FAMILIAR ILLUSTRATIONS CF NATURAL PHENOMENA. No. XIV. Water In A Fluid State. "when a person returns from sea, after a long voyage, in which he has been on short allowance of water, some time elapses before he is quite reconciled to the great waste of fresh water in ordinary life. He sees the purest water, perhaps, employed for washing down a flight of steps, or cleaning a carriage; or some spout pouring idly away what, to a ship's crew in distress, would have been an inestimable treasure. Thus it is that circumstances make us acquainted with the incalculable importance of many things which we are continually enjoying without reflection. Water is one of these: and, especially, water as a fluid, the state in which it is most familiar to us.
Water is the universal drink of animals. It is admirably adapted for this purpose by being in itself nearly tasteless, yet capable of being flavoured by various means. The water of our rivers, springs, and wells, might, for any thing we know, have been all disagreeably salt, or sweet, or bitter; and yet we might have been compelled to drink it, in order to support life. Instead of any inconvenience of this kind, nothing can be more grateful than a draught of pure and cool water. When we call spring-water pure, however, we must be understood to speak in a somewhat qualified sense. The purest water is that which has been carefully distilled; and such water is not, by any means, so agreeable to the palate as that of springs or rivers, which contains a small quantity of other substances, especially atmospheric air, and carbonic acid gas.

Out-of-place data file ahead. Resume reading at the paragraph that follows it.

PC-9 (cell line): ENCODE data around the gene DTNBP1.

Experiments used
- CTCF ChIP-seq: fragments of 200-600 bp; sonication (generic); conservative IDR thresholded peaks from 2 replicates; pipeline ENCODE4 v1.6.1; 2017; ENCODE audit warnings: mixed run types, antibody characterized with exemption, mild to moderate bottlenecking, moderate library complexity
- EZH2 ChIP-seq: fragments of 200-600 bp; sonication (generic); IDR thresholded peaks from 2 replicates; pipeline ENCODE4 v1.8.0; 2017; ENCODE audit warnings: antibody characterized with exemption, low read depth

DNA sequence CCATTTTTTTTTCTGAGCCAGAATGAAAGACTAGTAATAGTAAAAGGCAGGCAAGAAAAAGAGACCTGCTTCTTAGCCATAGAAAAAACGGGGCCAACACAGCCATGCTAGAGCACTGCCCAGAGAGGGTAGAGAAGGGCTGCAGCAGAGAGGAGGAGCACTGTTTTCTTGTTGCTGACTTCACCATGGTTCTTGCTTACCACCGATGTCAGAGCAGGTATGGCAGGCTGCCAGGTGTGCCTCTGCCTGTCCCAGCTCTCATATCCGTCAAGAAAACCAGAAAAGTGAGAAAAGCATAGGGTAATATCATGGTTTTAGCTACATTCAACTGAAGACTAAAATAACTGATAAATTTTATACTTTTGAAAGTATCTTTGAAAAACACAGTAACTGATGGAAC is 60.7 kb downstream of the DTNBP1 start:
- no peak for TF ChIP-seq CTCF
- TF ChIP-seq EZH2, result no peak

Water is also the means of conveying nutriment to vegetables. All plants absorb their food by very small sponge-like tufts, called spongioles, situated at the ends of the fibres of their roots 5 and this food cannot be taken in, except it be first reduced to a liquid state.
Thus the existence of the whole animal and vegetable creation depends upon a constant supply of fresh water: and the fluid itself is endued with properties which effectually secure such a supply. The
main instrument by which water is thus carried fr> all parts of the earth is the atmosphere. The vapour of water which is mixed with the air is usuallr invisible *, and becomes sensible only when it begins to be condensed, in the form of clouds, fog, or rain. It is carried with the atmosphere in this highlyrarefied state until it is condensed, either by comius in contact with high land, by the mixture of two currents of air of different temperatures, by the action of electricity, or by some other causes which are not understood. We shall return to this part of the subject when we have occasion to speak of water in the state of vapour. For the present, we will endeavour to trace the progress of the water which has been pumped up by evaporation from the ocean or from the land, and then precipitated in a copious shower, which we will suppose to fall on the high land.
A great part of this welcome supply, having, in its fall, washed the leaves of trees, and thus cleansed them from impurities which impeded their growth, sinks directly into the earth, and having there dissolved such substances as are fitted for the nourishment of vegetables, is soon imbibed by the roots of trees and plants, and conveys to every part its appropriate supply of food. Another portion of the shower runs down into reservoirs or lakes, where it is stored for the use of man and animals living near the spot upon which it falls. In parts of India, and elsewhere, the rain water is collected in large tanks, and is so pure and delicious, that those who have been accustomed to it are long before they can be reconciled to the water of rivers and springs.